The wheel bearing allows you to make smooth and effortless turns. It is connected to the axle, which directly impacts the drive shaft. A broken, worn, or rusty bearing cause friction, which can be felt as vibrations in the steering wheel. The easiest solution is deep cleaning and a couple of drops of lubricant or parts replacement. If the problem persists, take your car to an auto repair shop.
Broken Brake Rotors
Brake rotors are vital in slowing down your vehicle. Rotors in excellent condition instantly stop or slow down when you hit the brakes. These usually last 30,000 to 70,000 miles but must be checked every 12,000 mileage. Once the rotors fail, you must replace them; leave the task to the experts to ensure the proper replacement job. It is also recommended to replace the rotors by pair regardless for efficient performance.
Blocked Air Filter
This may seem like a long shot, but cleaning or replacing a clogged air filter can quickly solve your problem. A dirty filter may cause a sudden drop in engine power because it hinders the fuel-air mix in the combustion chamber. This part is often found on the front of your car; it is safe to be hosed down and vacuumed.
Frequently Asked Questions
What is a Death Wobble
Death wobble is an uncontrollable vibration or shaking of vehicles. It is usually caused when rapidly rotating the steering wheels or hitting a bump. This is often experienced by Jeeps, 4x4s, and trucks when driving at 40 miles per hour and higher ranges.
How To Handle Death Wobble
Take note of the following steps to reference how to handle the death wobble.
- Don't panic, and keep your hands on the steering wheel
- Grip the brakes lightly and try to slow down the vehicle
- Pull over and stop the car in the area or lane you are in
- Avoid sudden movement like lane changing as it may cause your vehicle to topple over
- Call for assistance
Is It Safe To Drive With Shaking Steering Wheel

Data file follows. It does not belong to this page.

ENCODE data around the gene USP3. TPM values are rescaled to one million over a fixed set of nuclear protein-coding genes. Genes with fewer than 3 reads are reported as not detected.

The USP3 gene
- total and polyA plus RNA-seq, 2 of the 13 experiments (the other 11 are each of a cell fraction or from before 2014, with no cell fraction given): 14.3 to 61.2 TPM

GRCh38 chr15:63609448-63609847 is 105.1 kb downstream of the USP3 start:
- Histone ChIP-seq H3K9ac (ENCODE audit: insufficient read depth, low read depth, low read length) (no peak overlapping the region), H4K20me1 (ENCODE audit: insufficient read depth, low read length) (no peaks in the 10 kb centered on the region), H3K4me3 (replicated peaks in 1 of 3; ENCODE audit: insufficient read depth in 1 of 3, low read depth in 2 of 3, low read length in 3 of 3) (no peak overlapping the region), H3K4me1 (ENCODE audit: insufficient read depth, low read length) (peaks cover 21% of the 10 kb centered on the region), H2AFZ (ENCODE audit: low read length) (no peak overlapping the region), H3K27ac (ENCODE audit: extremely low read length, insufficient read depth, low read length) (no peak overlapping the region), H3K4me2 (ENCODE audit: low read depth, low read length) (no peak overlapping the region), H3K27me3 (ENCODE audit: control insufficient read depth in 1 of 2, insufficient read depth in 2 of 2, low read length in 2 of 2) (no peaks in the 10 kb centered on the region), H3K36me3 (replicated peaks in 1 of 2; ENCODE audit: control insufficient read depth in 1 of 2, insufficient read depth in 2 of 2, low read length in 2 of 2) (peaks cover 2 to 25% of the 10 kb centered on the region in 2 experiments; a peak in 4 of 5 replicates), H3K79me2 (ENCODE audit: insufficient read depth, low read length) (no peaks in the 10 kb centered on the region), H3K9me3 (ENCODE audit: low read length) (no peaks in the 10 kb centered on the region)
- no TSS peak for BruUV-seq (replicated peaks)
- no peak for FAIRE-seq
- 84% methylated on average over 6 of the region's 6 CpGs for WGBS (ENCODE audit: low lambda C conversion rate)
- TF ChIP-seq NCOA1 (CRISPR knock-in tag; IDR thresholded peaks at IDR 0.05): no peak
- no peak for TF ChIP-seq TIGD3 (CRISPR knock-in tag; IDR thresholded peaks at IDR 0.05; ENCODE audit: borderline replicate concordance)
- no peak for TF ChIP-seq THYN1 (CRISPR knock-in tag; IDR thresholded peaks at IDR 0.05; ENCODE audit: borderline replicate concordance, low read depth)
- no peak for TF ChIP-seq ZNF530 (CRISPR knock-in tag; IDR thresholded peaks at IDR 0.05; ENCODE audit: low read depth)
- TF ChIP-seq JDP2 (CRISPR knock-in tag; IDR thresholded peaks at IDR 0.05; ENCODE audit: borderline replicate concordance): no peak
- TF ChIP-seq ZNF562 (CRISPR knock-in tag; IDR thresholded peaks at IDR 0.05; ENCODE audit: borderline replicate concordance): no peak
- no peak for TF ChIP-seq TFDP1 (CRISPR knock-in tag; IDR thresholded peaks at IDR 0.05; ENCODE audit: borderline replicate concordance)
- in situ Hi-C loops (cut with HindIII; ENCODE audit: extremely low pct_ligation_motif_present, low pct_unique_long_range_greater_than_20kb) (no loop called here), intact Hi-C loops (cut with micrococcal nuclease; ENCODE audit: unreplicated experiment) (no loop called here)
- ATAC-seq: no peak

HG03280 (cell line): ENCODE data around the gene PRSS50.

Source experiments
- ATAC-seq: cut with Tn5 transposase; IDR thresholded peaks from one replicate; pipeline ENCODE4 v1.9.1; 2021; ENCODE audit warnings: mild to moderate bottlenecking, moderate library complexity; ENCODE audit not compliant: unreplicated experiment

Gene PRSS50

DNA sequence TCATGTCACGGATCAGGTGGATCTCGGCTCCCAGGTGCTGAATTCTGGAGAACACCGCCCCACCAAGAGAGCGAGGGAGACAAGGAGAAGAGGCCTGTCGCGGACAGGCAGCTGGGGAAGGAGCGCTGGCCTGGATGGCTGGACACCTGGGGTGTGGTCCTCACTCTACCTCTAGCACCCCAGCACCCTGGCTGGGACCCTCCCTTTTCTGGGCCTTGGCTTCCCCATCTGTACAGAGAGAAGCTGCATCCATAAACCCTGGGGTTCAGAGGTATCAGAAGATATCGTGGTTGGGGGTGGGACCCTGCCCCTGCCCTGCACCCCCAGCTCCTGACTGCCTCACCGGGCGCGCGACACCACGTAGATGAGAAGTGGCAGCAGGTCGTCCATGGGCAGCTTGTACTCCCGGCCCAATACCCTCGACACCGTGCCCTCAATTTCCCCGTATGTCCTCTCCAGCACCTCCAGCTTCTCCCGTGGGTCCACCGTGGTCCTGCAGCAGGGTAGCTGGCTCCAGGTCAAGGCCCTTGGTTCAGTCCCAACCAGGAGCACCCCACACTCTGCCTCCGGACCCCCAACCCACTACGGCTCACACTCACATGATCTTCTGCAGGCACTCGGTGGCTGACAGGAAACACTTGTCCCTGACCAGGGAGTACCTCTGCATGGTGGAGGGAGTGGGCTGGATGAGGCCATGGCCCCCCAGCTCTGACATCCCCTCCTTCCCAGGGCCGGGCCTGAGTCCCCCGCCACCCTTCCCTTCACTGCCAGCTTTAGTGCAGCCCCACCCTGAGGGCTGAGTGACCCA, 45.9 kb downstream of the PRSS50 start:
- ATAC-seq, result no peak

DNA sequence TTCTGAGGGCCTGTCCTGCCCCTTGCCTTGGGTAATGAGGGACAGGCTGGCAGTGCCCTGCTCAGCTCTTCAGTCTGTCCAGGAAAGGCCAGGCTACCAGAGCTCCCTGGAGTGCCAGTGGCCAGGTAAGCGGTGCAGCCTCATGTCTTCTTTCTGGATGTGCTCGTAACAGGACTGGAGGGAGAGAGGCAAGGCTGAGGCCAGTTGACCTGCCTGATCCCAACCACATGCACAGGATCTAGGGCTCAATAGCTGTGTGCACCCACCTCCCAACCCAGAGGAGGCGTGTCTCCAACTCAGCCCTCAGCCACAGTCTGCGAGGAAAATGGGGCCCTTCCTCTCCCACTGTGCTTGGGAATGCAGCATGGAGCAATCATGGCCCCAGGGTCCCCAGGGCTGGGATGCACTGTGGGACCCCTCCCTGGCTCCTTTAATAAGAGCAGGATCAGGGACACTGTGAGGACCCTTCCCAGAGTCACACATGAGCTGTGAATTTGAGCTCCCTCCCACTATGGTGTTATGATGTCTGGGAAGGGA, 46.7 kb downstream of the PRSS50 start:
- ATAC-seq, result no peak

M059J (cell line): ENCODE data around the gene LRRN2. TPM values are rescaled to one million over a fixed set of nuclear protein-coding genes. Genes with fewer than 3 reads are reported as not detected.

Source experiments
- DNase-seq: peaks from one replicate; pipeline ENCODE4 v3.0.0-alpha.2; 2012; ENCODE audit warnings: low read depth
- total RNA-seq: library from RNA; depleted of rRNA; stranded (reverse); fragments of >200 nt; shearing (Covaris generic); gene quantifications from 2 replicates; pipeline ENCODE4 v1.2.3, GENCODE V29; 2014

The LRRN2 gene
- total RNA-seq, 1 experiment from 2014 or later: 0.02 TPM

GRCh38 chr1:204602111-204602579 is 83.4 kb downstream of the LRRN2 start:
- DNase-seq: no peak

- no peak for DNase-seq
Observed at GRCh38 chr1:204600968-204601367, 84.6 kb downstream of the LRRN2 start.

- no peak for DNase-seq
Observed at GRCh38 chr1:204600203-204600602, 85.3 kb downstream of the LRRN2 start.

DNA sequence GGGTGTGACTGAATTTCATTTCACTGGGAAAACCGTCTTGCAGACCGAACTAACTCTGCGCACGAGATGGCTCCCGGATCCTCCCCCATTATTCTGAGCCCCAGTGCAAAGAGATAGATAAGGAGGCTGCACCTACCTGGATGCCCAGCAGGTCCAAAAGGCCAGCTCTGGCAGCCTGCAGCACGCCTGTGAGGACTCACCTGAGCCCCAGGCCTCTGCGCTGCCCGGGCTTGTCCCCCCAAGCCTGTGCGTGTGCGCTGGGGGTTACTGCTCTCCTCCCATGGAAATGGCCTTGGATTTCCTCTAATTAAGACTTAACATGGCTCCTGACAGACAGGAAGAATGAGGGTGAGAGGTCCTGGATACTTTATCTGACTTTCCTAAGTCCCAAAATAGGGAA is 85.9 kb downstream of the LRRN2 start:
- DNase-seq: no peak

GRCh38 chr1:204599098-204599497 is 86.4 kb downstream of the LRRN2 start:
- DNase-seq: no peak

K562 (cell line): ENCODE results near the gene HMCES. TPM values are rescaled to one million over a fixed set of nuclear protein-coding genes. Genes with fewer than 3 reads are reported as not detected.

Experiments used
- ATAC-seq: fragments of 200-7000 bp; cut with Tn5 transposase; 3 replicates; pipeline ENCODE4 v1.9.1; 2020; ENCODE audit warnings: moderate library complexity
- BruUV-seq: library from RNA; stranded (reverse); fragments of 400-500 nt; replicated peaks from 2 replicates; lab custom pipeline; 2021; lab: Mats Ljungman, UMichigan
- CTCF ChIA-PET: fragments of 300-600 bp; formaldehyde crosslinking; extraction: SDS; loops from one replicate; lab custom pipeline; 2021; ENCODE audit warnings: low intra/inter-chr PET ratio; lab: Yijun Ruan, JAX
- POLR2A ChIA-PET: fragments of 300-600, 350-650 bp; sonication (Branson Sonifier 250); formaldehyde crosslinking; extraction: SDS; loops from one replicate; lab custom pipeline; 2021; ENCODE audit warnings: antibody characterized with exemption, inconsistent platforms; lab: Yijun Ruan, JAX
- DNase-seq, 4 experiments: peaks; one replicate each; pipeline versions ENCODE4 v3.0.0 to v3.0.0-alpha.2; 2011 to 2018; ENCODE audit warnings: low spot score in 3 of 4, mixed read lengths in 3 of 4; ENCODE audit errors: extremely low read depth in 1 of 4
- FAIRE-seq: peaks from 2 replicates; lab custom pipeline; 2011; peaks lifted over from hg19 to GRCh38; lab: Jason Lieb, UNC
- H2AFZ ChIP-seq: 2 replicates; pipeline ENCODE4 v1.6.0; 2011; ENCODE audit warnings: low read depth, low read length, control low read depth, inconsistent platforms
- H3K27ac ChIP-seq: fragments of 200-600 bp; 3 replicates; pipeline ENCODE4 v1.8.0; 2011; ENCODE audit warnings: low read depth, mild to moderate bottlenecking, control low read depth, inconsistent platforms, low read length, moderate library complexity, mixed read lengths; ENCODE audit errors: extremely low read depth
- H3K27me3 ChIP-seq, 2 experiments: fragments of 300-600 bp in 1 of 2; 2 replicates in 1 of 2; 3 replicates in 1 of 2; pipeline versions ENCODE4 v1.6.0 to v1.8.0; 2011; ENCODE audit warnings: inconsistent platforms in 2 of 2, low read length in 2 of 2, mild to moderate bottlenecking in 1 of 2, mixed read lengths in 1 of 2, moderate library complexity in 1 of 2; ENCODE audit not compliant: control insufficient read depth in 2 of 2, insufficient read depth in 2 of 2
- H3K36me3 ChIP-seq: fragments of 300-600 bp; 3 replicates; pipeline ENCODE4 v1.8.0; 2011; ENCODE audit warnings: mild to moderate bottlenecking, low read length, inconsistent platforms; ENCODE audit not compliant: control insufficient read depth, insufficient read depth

Whether you experience this shaking at certain speeds only or regularly, it is not safe to drive in this situation. You can quickly lose control of your car and cause harm to yourself and others. Park and stop somewhere safe and call for assistance. The general rule is don't drive any vehicle unless it is in good working condition.
How Much Does It Cost To Fix Shaky Steering Wheel
Replacing the steering wheel itself will only cause you around $70 to $75, excluding labor costs and depending on the model. However, the price of fixing the underlying issue of why it is shaking may cost you a bit more.
Local gas stations can refill the air for as low as $.25 to $1.50 per tire. You can also buy your air compressor for $50-$150. It is common knowledge you must replace your tires regularly. Single standard size for regular-sized vehicles may cost you $50-$200 and $200 to $350 for SUVs and larger ones like trucks.
You can solve some problems with bearings with deep cleaning and lubricants, but if it needs changing, it can be good to have $150 to $800 in advance. This depends on whether you'll only be replacing the bearing or the real hub. The bearing is $50-$120, while a new hub is $200-$500. Labor cost ranges from $60-$300 and usually lasts 1 to 1.5 hours.
If your steering wheel shakes while slowing down, we can narrow the origin to break issues. It is relatively easy to fix but requires a hefty amount. The average cost of master cylinder repair is $200-$300, while the overall brake system can go up as high as $750 or more.
What Is The Difference Between Wheel Balancing And Wheel Alignment?
The wheels must be correctly positioned and leveled to ensure safety and smooth cruising. In layman's terms, wheel alignment is how the wheels sit when mounted to the car. Wheel balancing guarantees that the tire and wheel weight are proportional.
The driver's primary responsibility on the road is to secure everyone's well-being inside and outside the vehicle. This is why it is crucial to conduct regular inspections and maintenance to ensure efficient and smooth operations. You may need to spend a few hundred bucks, but no amount of money is worth your safety. When you're driving, you're not driving only for yourself but for others.